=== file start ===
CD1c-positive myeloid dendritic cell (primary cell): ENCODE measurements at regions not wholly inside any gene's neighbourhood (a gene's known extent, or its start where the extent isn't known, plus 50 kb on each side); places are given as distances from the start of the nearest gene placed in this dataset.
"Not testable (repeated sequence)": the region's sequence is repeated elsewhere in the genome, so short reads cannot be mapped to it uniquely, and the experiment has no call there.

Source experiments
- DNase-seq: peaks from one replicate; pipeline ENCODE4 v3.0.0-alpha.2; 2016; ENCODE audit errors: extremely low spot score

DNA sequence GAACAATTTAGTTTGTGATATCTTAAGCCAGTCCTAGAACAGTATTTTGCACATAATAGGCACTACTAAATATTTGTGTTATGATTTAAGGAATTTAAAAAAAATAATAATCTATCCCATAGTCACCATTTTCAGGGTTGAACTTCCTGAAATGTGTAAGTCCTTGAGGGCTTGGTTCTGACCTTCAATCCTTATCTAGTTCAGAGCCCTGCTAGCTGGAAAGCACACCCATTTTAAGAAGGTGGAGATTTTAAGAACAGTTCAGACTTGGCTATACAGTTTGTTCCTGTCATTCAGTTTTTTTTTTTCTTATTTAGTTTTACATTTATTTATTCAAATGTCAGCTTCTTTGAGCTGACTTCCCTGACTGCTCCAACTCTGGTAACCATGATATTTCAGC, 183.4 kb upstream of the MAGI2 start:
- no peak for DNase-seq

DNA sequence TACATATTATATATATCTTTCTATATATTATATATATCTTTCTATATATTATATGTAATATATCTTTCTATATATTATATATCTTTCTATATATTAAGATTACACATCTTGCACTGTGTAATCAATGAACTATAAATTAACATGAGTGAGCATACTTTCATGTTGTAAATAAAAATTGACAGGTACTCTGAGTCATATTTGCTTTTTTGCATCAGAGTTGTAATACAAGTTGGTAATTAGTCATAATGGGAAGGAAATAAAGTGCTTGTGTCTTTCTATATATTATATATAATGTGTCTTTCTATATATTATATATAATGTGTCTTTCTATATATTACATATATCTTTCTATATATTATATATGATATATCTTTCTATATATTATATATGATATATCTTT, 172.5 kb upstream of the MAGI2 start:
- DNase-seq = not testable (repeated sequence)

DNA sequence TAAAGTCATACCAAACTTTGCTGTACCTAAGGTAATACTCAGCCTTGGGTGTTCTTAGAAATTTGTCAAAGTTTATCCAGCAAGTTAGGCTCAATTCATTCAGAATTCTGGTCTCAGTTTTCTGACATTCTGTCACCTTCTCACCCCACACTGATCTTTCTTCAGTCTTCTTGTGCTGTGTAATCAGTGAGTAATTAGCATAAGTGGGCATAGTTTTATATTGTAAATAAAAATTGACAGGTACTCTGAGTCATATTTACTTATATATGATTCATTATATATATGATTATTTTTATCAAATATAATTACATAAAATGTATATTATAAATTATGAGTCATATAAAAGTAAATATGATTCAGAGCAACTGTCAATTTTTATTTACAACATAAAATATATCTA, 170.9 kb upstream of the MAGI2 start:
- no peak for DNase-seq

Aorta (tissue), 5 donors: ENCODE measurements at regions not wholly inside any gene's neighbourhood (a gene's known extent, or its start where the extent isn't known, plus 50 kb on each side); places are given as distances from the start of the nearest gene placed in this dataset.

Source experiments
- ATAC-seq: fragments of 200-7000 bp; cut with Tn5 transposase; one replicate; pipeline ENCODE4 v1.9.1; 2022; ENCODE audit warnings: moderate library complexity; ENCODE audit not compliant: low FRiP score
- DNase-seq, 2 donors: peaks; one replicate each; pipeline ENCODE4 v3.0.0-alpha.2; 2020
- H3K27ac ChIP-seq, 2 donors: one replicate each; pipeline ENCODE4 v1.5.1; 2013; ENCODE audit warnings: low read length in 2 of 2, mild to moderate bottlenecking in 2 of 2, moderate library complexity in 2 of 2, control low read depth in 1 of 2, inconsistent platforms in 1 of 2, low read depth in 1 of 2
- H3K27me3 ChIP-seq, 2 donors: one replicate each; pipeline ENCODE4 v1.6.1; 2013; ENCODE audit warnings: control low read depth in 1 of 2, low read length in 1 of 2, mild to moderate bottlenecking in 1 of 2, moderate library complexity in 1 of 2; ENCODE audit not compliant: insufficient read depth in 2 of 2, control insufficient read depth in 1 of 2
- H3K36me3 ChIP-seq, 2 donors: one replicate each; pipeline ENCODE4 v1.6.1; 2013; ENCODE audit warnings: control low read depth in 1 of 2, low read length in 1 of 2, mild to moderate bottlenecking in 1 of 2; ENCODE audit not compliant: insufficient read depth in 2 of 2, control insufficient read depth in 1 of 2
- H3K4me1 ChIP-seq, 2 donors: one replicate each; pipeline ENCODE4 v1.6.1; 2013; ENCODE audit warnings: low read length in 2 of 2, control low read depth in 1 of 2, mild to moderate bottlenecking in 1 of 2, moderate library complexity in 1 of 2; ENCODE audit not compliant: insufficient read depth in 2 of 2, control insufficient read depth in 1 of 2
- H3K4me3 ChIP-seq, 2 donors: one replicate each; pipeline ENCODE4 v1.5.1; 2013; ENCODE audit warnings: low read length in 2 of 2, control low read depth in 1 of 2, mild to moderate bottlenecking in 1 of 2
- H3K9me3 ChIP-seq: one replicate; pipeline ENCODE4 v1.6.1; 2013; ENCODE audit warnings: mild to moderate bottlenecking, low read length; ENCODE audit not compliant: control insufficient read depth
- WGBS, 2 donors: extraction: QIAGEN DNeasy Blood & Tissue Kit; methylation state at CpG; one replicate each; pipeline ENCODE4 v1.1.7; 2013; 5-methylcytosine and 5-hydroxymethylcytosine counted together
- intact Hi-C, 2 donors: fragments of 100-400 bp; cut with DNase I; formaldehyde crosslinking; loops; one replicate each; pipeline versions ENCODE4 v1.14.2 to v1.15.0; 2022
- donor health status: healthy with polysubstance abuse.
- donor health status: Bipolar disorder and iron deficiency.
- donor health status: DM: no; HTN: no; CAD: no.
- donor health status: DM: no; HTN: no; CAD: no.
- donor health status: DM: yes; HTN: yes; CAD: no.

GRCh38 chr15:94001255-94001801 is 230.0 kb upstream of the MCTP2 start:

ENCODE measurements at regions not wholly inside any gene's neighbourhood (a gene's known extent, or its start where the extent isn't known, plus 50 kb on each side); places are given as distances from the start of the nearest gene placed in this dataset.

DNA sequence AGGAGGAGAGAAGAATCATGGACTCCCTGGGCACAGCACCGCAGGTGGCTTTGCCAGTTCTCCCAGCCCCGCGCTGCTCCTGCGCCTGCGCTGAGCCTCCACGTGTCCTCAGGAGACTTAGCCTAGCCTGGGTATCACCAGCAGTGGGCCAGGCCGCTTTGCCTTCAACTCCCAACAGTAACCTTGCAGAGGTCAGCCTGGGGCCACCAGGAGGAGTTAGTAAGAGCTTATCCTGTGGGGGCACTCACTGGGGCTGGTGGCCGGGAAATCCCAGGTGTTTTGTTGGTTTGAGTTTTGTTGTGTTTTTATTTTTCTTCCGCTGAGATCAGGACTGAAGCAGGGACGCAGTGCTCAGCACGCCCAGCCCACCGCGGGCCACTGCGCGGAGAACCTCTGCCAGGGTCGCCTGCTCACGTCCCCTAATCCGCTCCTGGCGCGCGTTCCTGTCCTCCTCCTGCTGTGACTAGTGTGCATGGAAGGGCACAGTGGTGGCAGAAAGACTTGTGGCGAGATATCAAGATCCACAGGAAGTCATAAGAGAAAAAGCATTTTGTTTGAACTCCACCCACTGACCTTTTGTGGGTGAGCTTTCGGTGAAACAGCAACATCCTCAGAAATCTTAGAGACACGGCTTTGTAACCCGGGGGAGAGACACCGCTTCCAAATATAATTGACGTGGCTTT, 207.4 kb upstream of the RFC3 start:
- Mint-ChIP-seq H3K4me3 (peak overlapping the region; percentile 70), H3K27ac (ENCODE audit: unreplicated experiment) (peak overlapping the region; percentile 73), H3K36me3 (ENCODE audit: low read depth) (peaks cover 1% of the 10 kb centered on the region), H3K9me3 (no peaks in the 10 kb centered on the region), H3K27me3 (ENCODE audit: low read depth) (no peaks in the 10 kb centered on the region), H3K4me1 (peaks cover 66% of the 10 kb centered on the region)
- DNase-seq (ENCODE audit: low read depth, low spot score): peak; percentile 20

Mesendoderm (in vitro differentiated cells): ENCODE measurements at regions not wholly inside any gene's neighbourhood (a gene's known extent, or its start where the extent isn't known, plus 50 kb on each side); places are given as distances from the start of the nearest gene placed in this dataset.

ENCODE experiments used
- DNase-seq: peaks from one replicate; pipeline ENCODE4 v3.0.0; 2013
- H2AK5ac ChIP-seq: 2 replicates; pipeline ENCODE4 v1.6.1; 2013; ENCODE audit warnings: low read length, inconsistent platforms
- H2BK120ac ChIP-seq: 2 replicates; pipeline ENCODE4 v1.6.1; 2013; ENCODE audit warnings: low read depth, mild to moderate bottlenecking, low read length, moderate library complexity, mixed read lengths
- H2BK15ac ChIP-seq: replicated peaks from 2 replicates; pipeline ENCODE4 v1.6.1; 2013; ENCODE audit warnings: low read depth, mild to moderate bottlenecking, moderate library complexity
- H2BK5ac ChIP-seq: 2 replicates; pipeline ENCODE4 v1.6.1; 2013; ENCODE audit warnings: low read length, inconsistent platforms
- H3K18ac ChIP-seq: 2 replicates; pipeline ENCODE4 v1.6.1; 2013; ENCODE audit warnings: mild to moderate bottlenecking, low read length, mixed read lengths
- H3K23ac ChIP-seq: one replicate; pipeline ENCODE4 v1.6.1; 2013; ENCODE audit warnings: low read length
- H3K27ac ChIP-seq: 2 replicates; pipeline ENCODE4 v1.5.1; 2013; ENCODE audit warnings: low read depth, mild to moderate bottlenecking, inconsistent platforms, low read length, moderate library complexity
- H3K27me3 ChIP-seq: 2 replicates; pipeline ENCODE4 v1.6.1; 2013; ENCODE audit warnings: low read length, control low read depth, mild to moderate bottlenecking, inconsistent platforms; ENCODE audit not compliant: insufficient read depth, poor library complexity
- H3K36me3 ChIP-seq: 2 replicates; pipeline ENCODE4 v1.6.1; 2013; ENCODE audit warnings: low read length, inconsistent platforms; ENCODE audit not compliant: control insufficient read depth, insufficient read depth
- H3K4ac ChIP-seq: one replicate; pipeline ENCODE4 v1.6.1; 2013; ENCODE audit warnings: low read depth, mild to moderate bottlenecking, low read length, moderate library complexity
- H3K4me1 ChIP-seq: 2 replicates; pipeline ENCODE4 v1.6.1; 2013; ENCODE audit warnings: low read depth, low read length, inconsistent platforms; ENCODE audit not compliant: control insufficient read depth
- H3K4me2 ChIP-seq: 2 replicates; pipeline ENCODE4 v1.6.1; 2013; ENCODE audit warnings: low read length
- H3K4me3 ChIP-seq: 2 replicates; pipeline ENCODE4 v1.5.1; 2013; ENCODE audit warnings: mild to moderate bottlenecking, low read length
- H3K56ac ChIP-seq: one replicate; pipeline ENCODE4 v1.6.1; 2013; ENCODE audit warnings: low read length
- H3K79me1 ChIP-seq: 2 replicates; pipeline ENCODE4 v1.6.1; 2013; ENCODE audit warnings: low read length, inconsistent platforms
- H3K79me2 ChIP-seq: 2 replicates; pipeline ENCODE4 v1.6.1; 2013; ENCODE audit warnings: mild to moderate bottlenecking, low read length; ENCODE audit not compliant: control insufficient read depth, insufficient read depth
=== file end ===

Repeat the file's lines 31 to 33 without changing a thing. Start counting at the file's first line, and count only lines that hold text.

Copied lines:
- Mint-ChIP-seq H3K4me3 (peak overlapping the region; percentile 70), H3K27ac (ENCODE audit: unreplicated experiment) (peak overlapping the region; percentile 73), H3K36me3 (ENCODE audit: low read depth) (peaks cover 1% of the 10 kb centered on the region), H3K9me3 (no peaks in the 10 kb centered on the region), H3K27me3 (ENCODE audit: low read depth) (no peaks in the 10 kb centered on the region), H3K4me1 (peaks cover 66% of the 10 kb centered on the region)
- DNase-seq (ENCODE audit: low read depth, low spot score): peak; percentile 20

Mesendoderm (in vitro differentiated cells): ENCODE measurements at regions not wholly inside any gene's neighbourhood (a gene's known extent, or its start where the extent isn't known, plus 50 kb on each side); places are given as distances from the start of the nearest gene placed in this dataset.